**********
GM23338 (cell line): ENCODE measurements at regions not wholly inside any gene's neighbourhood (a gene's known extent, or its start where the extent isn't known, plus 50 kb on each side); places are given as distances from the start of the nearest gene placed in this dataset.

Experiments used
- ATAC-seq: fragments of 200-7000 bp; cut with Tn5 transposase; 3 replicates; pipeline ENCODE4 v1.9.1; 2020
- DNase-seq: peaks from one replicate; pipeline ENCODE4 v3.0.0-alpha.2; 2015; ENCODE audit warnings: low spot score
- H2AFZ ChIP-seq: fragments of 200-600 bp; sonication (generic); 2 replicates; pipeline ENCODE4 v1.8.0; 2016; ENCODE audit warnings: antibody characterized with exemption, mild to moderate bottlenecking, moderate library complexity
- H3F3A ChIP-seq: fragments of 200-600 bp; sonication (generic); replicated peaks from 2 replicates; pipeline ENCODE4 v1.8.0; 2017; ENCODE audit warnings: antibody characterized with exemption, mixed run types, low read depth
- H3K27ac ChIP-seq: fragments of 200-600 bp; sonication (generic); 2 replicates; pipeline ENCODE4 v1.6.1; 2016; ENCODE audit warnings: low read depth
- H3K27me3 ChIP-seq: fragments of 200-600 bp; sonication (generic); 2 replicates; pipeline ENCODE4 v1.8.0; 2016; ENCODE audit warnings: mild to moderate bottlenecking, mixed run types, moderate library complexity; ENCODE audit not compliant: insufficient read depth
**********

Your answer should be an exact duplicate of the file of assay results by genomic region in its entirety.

GM23338 (cell line): ENCODE measurements at regions not wholly inside any gene's neighbourhood (a gene's known extent, or its start where the extent isn't known, plus 50 kb on each side); places are given as distances from the start of the nearest gene placed in this dataset.

Experiments used
- ATAC-seq: fragments of 200-7000 bp; cut with Tn5 transposase; 3 replicates; pipeline ENCODE4 v1.9.1; 2020
- DNase-seq: peaks from one replicate; pipeline ENCODE4 v3.0.0-alpha.2; 2015; ENCODE audit warnings: low spot score
- H2AFZ ChIP-seq: fragments of 200-600 bp; sonication (generic); 2 replicates; pipeline ENCODE4 v1.8.0; 2016; ENCODE audit warnings: antibody characterized with exemption, mild to moderate bottlenecking, moderate library complexity
- H3F3A ChIP-seq: fragments of 200-600 bp; sonication (generic); replicated peaks from 2 replicates; pipeline ENCODE4 v1.8.0; 2017; ENCODE audit warnings: antibody characterized with exemption, mixed run types, low read depth
- H3K27ac ChIP-seq: fragments of 200-600 bp; sonication (generic); 2 replicates; pipeline ENCODE4 v1.6.1; 2016; ENCODE audit warnings: low read depth
- H3K27me3 ChIP-seq: fragments of 200-600 bp; sonication (generic); 2 replicates; pipeline ENCODE4 v1.8.0; 2016; ENCODE audit warnings: mild to moderate bottlenecking, mixed run types, moderate library complexity; ENCODE audit not compliant: insufficient read depth